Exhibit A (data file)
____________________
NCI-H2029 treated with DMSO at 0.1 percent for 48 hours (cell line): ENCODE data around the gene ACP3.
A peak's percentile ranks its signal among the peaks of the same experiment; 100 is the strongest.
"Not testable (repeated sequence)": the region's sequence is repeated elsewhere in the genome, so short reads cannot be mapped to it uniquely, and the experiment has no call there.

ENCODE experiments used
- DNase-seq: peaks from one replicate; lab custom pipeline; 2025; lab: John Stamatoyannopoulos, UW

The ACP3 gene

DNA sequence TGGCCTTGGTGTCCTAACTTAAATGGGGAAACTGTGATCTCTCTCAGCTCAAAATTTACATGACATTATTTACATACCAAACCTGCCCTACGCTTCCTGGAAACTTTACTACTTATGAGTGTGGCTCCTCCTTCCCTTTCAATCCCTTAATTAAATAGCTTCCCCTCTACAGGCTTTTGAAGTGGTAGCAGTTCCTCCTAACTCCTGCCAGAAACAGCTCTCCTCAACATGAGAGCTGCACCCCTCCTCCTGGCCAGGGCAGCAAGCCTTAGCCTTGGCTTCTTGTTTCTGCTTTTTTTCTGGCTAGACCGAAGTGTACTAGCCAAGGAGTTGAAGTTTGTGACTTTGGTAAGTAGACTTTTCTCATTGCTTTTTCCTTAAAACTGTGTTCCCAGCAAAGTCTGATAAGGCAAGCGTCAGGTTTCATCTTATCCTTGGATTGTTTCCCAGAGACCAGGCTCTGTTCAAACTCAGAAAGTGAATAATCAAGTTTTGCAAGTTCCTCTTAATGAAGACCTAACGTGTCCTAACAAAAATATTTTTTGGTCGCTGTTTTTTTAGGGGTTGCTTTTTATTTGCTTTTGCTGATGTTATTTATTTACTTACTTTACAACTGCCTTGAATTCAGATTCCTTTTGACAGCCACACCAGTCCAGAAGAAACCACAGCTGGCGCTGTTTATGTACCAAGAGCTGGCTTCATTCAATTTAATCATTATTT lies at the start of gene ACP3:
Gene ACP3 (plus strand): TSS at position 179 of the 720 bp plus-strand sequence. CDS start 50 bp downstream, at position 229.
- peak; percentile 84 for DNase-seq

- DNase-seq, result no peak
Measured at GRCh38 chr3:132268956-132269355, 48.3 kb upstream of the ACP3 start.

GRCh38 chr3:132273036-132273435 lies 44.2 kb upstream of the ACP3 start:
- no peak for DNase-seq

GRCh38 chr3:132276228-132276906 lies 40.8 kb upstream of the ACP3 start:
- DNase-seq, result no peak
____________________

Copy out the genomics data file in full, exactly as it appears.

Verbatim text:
NCI-H2029 treated with DMSO at 0.1 percent for 48 hours (cell line): ENCODE data around the gene ACP3.
A peak's percentile ranks its signal among the peaks of the same experiment; 100 is the strongest.
"Not testable (repeated sequence)": the region's sequence is repeated elsewhere in the genome, so short reads cannot be mapped to it uniquely, and the experiment has no call there.

ENCODE experiments used
- DNase-seq: peaks from one replicate; lab custom pipeline; 2025; lab: John Stamatoyannopoulos, UW

The ACP3 gene

DNA sequence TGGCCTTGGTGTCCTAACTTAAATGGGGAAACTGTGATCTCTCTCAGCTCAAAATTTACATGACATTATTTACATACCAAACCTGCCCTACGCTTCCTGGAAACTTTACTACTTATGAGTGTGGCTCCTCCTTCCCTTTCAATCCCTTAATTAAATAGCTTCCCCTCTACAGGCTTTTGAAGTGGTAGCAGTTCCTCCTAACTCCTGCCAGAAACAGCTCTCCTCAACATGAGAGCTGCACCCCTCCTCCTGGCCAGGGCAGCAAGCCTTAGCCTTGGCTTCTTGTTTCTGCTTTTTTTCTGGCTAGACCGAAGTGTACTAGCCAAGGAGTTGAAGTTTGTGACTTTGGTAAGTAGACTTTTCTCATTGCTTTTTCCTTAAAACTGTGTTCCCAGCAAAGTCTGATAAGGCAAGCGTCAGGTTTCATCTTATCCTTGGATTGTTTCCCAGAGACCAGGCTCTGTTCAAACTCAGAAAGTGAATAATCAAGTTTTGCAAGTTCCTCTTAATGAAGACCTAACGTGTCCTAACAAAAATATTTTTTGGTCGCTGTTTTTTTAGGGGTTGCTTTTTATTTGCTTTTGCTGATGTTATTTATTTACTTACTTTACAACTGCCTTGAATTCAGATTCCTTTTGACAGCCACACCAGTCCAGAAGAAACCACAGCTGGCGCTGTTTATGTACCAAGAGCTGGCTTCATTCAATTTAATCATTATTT lies at the start of gene ACP3:
Gene ACP3 (plus strand): TSS at position 179 of the 720 bp plus-strand sequence. CDS start 50 bp downstream, at position 229.
- peak; percentile 84 for DNase-seq

- DNase-seq, result no peak
Measured at GRCh38 chr3:132268956-132269355, 48.3 kb upstream of the ACP3 start.

GRCh38 chr3:132273036-132273435 lies 44.2 kb upstream of the ACP3 start:
- no peak for DNase-seq

GRCh38 chr3:132276228-132276906 lies 40.8 kb upstream of the ACP3 start:
- DNase-seq, result no peak